UFC light heavyweight, Jake Collier (11-4, 3-3 UFC) , took to twitter yesterday, announcing a four fight contract renewal with the promotion.

The Missouri-born, Collier, amassed a 7-1 professional record fighting exclusively in his home state. Following his next fight, a 1st round submission victory over Gabriel Checco in the RFA promotion, Collier signed with the UFC.

Originally, Collier signed as a middleweight. His promotional debut took place in December of 2014 at, UFC Fight Night 58. A bout which he lost to Vitor Miranda via TKO (Head kick and punches) with only one second remaining in the opening round.

In 2017, “The Prototype”, moved to the light heavyweight division. The move came after a three-year stint at middleweight that saw him go 2-2. Losing to the likes of Dongi Yang, while defeating Ricardo Abreu. His final fight at the lower weight earned him a performance of the night bonus in his, UFC Fight Night 88, TKO win over Alberto Uda.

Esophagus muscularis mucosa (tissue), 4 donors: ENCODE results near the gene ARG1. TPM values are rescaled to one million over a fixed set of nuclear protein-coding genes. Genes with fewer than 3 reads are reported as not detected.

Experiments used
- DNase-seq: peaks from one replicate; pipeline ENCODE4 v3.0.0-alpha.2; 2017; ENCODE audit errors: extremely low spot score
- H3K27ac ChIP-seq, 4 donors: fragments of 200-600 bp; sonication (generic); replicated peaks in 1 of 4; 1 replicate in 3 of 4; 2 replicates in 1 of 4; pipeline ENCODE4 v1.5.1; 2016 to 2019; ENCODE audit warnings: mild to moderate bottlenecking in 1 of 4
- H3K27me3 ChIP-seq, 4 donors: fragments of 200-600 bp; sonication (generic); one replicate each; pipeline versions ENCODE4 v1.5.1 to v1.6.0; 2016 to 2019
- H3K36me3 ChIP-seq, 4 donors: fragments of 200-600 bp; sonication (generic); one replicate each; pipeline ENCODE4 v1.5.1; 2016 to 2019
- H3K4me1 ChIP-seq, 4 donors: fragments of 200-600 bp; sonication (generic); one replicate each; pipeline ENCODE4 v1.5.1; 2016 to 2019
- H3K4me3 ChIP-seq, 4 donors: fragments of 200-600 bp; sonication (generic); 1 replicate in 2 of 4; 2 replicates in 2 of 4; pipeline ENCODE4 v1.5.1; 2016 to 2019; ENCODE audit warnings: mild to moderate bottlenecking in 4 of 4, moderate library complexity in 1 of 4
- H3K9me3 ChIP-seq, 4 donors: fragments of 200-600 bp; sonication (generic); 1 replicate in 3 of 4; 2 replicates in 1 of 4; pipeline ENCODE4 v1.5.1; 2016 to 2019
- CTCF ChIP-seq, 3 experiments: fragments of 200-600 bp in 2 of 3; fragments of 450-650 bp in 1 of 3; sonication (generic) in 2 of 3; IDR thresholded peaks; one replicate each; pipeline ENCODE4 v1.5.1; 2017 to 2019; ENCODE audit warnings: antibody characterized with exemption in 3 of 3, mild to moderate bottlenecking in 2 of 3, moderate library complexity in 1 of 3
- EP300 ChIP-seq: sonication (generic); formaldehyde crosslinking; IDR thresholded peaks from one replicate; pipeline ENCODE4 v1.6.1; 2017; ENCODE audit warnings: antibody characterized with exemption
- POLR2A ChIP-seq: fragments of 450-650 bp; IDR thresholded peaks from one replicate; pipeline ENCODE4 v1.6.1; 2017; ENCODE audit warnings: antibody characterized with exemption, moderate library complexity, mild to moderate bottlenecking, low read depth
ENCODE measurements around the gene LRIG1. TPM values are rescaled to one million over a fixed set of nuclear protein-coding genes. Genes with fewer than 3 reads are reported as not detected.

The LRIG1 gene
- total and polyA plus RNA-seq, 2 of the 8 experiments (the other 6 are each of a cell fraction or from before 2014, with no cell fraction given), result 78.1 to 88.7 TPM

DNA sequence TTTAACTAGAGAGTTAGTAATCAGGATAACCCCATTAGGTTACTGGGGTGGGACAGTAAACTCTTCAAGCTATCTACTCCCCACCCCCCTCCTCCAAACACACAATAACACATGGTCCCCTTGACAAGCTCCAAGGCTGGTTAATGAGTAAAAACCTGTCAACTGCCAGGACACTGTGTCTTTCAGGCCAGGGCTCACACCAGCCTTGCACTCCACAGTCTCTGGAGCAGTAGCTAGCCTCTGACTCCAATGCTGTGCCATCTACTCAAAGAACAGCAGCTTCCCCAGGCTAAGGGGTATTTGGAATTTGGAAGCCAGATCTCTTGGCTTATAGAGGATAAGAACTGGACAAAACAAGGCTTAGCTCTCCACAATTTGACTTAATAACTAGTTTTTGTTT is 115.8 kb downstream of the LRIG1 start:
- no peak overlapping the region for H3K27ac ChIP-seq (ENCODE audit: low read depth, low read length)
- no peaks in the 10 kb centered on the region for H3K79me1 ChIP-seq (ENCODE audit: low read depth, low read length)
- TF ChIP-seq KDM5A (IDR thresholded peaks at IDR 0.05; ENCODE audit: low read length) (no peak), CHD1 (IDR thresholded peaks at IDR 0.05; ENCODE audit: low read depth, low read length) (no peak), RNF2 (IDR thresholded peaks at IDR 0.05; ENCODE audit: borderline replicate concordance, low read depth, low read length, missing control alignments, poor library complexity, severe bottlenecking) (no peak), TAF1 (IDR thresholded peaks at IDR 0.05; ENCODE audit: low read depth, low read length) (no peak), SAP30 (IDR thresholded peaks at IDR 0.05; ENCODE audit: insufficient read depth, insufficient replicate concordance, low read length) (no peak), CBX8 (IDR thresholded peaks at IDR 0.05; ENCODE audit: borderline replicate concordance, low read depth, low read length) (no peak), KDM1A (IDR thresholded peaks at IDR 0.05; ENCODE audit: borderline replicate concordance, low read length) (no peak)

Upon moving to light heavyweight, Collier has the same .500 win percentage with a record of 1-1. His debut at the weight originally scheduled him against John Stansbury. Unfortunately, Collier withdrew from the card due to injury. Devin Clark replaced him on, The Ultimate Fighter Finale: 24, and defeated John Stansbury by unanimous decision. Clark then fought Collier next, defeating him by unanimous decision. “The Prototype”s most recent bout, a victory over Marcel Fortuna in November at, UFC Fight Night 120.

According to,, Collier is booked to fight UFC-newcomer, Marcin Prachnio at, UFC on Fox 28, in Orlando, Florida. The only bout booked to the February 24th card, of next year.